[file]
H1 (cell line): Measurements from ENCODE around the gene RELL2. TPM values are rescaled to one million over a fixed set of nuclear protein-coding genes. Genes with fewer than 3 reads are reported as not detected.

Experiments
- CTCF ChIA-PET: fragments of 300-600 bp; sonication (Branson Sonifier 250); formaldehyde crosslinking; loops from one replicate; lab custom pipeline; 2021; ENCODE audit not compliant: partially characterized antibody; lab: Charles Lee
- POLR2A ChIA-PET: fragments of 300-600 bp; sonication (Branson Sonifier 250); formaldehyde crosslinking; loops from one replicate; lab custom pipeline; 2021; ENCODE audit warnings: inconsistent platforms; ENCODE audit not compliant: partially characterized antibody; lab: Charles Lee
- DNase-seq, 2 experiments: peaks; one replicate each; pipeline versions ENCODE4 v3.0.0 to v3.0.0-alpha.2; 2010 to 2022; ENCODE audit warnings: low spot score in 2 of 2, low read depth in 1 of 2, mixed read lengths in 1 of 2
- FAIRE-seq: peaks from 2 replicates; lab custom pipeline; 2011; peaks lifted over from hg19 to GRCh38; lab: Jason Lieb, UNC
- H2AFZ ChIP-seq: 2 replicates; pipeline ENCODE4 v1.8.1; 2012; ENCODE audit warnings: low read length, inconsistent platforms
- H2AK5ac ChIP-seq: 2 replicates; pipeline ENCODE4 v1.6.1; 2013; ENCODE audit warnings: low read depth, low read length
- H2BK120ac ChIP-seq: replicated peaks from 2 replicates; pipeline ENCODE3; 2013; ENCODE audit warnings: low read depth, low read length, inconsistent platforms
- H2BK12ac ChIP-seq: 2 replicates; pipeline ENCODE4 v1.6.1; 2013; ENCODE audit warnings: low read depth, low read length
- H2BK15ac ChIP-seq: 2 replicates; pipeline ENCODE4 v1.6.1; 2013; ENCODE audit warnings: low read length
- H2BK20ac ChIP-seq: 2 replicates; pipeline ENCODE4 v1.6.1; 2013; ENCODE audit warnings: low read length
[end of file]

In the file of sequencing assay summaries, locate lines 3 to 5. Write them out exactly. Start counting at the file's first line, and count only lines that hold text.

- CTCF ChIA-PET: fragments of 300-600 bp; sonication (Branson Sonifier 250); formaldehyde crosslinking; loops from one replicate; lab custom pipeline; 2021; ENCODE audit not compliant: partially characterized antibody; lab: Charles Lee
- POLR2A ChIA-PET: fragments of 300-600 bp; sonication (Branson Sonifier 250); formaldehyde crosslinking; loops from one replicate; lab custom pipeline; 2021; ENCODE audit warnings: inconsistent platforms; ENCODE audit not compliant: partially characterized antibody; lab: Charles Lee
- DNase-seq, 2 experiments: peaks; one replicate each; pipeline versions ENCODE4 v3.0.0 to v3.0.0-alpha.2; 2010 to 2022; ENCODE audit warnings: low spot score in 2 of 2, low read depth in 1 of 2, mixed read lengths in 1 of 2